With the arrival of COVID-19 in the United States, we have hunkered down at home, the kids are out of school, and we are not going anywhere for a while. We hope this pandemic ends sooner than later. But at this point nothing is guaranteed. Do what you need to do to be safe, keep your family safe, and help quell this global threat to our health.
This unexpected turn of recent events has given me a little extra time to tinker with the tech toys around the house. Much to the chagrin of my wife, I collect a lot of stuff. I am also lucky to have access to various devices for my job. Typically, I do not always have (or make) enough time to test everything out as much as I’d like. The lack of commute and cabin fever this past week have changed things a bit.
While I work with XR (eXtended Reality) at work, in particular Augmented Reality (AR) and the Microsoft HoloLens 2, I have let my use of the consumer side of Virtual Reality (VR) lapse a bit. Now that I have extra time—and motivation—to tinker and get distracted, I am getting back to using some of the apps I’ve setup for work and the kids. This reminded me how much this technology can enable engagement and escape to aid psychological and physical well-being.
Virtual Reality can be a Great Escape
I fired up my Oculus Quest and attached it to a gaming laptop to test out the Oculus Link feature. Browsing around the apps in the library, I found Google Earth VR. What a great way to get out of the house without leaving the house. I’m hooked. Again.
These sorts of apps are great for escape: you can visit anywhere in the world, watch videos on YouTube of events and places back in time, and even participate in live events in virtual spaces like AltSpaceVR, Wave, and NextVR. You can even catch up with your friends to watch a movie in the Oculus Quest or have a social hour in one of the many meetup apps like Bigscreen.
You can also watch VR and 360 videos in YouTube or upload your own photos and videos to the VR headset. I have a Samsung Gear 360 camera to take videos and photos and upload them to the Oculus Quest. My son loves revisiting our adventures.
I have planned to write about virtual collaboration apps like Spatial, Doghead Rumii, HTC’s Engage, and Glue. That’s not what I am talking about here. I mean entertainment and socializing. Think travel, concerts, and meetups with friends. You do not need to go anywhere but can get some semblance of escape.
Then there is the whole game genre. That is what most people think of when they think of VR. We downplay that at work to talk about training, design, and collaboration because those uses are more appropriate in the professional setting. But we also talk about therapy and medical uses. You know what is therapeutic? Playing games. Connecting with people. Getting out of your head and out of your house and going somewhere else. VR can do all of this.
Virtual Reality is more available than ever…if you can get a headset
VR once was relegated to those in the know and those with the means. Nowadays, the Oculus Quest and Go make it amazingly simple to get yourself into VR. Even the newer HTC, Oculus, and Windows Mixed Reality headsets are easier to setup and use than the original HTC Vive and Oculus.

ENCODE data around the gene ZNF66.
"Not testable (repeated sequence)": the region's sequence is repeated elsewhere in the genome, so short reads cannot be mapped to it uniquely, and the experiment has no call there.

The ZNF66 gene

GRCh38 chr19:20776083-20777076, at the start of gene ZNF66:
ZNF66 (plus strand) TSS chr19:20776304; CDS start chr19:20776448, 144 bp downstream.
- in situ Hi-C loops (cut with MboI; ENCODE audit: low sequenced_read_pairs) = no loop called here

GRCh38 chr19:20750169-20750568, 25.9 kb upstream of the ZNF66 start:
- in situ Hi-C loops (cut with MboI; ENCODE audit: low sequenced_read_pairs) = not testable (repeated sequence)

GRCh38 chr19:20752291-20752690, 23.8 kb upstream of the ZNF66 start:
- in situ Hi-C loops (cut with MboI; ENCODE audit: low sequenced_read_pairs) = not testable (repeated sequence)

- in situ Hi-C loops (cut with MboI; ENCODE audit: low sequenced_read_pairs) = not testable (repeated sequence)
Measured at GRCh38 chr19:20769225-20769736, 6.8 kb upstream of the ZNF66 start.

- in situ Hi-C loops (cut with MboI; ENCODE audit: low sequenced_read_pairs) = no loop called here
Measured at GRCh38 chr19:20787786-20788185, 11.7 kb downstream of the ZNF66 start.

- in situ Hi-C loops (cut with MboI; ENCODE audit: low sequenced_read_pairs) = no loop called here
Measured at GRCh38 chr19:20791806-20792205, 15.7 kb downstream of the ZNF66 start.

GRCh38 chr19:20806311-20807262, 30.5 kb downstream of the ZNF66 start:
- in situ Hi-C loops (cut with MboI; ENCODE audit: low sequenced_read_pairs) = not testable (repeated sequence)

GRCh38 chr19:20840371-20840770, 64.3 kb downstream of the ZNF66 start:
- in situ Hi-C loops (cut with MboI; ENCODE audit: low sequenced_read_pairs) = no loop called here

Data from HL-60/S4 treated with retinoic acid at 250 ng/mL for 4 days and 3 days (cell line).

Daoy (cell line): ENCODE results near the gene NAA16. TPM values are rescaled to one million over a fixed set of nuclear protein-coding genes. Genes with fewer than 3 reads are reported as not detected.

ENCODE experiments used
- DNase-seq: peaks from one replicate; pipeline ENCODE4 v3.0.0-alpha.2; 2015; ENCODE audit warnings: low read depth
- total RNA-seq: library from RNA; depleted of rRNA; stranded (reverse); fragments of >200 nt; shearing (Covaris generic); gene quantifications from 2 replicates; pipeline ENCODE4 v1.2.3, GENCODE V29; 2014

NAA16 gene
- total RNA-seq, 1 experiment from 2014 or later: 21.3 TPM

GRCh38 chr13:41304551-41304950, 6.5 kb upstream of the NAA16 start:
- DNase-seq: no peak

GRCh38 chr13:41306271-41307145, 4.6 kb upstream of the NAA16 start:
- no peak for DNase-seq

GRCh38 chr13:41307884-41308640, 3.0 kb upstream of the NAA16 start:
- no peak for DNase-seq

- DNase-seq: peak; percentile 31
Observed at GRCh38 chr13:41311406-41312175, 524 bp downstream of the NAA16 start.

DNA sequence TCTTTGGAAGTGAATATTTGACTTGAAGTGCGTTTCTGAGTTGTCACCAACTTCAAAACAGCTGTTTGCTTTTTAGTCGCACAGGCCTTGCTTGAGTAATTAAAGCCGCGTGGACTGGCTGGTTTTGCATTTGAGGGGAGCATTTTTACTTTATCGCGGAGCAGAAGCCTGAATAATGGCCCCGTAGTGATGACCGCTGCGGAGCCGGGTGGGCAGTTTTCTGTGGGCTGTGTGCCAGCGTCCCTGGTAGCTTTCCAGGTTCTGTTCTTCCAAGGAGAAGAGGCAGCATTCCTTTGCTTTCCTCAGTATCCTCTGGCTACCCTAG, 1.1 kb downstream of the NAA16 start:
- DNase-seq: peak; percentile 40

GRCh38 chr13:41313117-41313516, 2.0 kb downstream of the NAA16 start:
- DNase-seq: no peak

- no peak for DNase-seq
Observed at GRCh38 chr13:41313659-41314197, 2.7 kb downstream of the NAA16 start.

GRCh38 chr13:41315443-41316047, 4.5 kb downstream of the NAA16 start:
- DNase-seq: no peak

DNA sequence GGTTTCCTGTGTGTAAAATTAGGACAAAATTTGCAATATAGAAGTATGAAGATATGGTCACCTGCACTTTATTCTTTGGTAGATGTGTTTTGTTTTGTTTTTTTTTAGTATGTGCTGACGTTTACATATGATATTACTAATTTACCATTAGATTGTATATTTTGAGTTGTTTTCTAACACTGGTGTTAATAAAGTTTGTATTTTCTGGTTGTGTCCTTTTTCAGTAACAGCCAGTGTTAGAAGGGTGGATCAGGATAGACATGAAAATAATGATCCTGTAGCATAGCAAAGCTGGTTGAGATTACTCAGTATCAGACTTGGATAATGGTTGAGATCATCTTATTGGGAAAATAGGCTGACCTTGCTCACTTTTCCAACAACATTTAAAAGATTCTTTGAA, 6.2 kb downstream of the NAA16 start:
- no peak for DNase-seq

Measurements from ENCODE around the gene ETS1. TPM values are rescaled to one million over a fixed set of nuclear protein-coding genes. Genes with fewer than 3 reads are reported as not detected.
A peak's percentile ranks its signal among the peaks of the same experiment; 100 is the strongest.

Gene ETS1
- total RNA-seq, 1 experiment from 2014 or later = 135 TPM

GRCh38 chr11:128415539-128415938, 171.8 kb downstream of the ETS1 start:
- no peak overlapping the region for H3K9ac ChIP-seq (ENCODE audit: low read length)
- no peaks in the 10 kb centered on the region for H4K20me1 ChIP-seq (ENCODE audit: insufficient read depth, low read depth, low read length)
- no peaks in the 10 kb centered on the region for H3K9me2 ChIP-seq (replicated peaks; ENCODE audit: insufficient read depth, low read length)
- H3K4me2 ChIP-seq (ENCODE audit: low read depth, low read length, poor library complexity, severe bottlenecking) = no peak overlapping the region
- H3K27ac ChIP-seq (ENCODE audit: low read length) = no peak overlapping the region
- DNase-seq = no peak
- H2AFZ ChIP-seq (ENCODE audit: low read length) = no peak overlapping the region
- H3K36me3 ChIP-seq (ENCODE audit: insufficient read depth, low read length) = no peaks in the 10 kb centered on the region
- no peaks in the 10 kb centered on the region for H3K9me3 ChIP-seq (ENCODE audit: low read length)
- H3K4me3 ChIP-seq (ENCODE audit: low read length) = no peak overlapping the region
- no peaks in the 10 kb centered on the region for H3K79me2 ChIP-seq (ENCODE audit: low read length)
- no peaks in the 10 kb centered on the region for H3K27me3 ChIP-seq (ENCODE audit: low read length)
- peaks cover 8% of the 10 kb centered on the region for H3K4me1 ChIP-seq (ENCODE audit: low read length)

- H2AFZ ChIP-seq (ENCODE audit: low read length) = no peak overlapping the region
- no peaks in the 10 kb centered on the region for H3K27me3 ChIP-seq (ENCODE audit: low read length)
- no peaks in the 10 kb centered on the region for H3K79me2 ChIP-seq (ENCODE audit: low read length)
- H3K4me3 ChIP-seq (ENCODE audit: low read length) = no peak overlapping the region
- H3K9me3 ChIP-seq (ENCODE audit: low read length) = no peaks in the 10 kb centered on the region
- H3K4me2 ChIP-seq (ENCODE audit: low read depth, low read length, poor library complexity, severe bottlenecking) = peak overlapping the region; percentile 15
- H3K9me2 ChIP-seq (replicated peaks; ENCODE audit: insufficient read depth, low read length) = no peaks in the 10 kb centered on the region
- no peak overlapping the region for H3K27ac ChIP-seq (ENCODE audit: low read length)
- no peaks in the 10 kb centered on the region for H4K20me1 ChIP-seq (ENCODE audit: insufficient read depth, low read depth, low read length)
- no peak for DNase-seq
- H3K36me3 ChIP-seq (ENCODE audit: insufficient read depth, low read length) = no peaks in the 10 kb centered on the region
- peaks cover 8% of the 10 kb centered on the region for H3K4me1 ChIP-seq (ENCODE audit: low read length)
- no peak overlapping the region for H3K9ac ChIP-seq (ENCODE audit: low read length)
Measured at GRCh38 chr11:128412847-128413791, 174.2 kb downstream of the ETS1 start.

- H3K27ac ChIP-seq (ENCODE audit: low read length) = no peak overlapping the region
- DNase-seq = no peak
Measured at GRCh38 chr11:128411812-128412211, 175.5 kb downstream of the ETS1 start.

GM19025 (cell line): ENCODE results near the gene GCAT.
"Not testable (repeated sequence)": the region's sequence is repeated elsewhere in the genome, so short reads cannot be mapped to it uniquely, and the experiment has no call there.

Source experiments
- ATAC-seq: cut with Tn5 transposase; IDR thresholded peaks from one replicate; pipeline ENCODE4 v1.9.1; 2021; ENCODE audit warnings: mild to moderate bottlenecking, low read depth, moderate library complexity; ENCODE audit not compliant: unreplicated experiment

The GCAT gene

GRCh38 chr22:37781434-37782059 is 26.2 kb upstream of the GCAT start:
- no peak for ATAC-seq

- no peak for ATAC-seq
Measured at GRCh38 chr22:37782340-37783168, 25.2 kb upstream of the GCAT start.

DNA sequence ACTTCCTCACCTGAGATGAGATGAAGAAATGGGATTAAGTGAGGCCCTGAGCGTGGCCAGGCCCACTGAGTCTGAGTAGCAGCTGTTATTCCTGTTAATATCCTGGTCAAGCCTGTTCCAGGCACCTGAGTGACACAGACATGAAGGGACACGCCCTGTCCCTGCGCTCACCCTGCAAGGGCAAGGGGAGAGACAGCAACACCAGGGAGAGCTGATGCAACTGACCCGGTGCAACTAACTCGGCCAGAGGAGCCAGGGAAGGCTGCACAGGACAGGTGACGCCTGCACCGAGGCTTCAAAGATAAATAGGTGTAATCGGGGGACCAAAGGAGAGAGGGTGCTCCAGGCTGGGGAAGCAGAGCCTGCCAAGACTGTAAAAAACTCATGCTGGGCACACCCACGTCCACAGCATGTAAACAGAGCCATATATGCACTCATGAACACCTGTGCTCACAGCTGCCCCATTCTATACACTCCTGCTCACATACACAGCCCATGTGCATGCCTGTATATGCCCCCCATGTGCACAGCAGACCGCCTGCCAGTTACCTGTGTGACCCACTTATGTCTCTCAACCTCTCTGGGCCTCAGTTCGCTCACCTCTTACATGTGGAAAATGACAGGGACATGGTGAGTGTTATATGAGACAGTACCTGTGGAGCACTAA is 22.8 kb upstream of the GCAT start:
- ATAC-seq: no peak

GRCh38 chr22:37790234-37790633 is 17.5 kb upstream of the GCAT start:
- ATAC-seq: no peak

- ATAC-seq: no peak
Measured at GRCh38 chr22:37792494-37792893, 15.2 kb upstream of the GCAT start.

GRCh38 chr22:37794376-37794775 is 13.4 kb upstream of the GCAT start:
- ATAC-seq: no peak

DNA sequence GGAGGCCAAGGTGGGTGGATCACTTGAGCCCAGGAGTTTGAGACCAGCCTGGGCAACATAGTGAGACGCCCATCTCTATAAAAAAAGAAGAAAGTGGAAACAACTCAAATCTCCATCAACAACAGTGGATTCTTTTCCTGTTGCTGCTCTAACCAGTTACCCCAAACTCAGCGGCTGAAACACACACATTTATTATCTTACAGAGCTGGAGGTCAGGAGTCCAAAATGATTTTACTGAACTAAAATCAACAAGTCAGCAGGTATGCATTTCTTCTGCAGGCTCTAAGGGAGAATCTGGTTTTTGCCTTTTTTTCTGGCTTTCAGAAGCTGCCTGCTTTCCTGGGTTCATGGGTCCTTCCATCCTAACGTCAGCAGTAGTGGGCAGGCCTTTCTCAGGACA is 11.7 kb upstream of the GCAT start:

The only problem of late is supply and demand. The demand was high for headsets like the Oculus Quest for holidays 2019. When the coronavirus started, production that was already delayed was affected and devices went out of stock. They have come back periodically. For example, on Friday 3/13 Oculus.com had some in stock but they ran out quickly. You can currently find devices for a 50% premium on Amazon and eBay. Most people are out of luck though.
If you are lucky enough to have your own device, or have access to one to borrow, pull it out again to investigate what it can do for you.
Right now my go to recommendation is the Oculus Quest, if you can get one. They are $399 list for a 64GB model and $499 list for a 128GB model. Anything higher means stock is restricted so people are taking advantage. It may still be worth the cost if you want something sooner than later.
If you already have a gaming PC or laptop with a good graphics card, or want get one and have a higher budget, you should look at the Oculus Rift S and Windows Mixed Reality headsets like the Samsung Odyssey+ and HP Reverb. If you really want high quality graphics, the HTC Vive Pro Eye or Valve Index are for you, if you have the right graphics card.
Put me in VR, I’m ready to play
Besides the fact that there are plenty of other ways to play games, interact with people, and engage with content, why do we need VR?
Well, we don’t. But it is a worthwhile addition to the list. I am willing and ready to re-engage with VR as a consumer, not just as a professional. For the next four weeks or more my whole family will be home. This may keep us from driving each other crazy. Maybe we’ll learn something too.
I am not ignoring Augmented Reality. There are plenty of AR apps for your phone and tablet, including games and learning apps. Soon enough we’ll have AR headsets that will be even more engaging. Right now, though, VR is where the real engagement is at. Especially if you want to get away from the real world for a while.
Get some VR now
- Most = aka most popular headsets, the Oculus Quest, Oculus Rift, PC-VR
- Most + more = Popular headsets plus others like the Oculus Go and/or Playstation VR
- PC-VR generally includes the HTC Vive, Valve Index, and Windows Mixed Reality support
- Google Earth VR (PC-VR, Oculus Rift)
- Wander (essentially Google Earth for the Oculus Quest & Go)
- AltSpaceVR (Most)
- Wave (PC-VR, Oculus Rift)
- NextVR (Most + more)
- Bigscreen (Most + more)
- Mozilla Hubs (Any via browser, in theory)
- Beat Saber (Oculus Quest/Rift, PC-VR)
- Job Simulator (Most + more)
- Vacation Simulator (Most + more)
- Rick and Morty Virtual Rick-ality (PC-VR, Oculus Rift, Playstation VR)
- Richie’s Plank Experience (Most + More)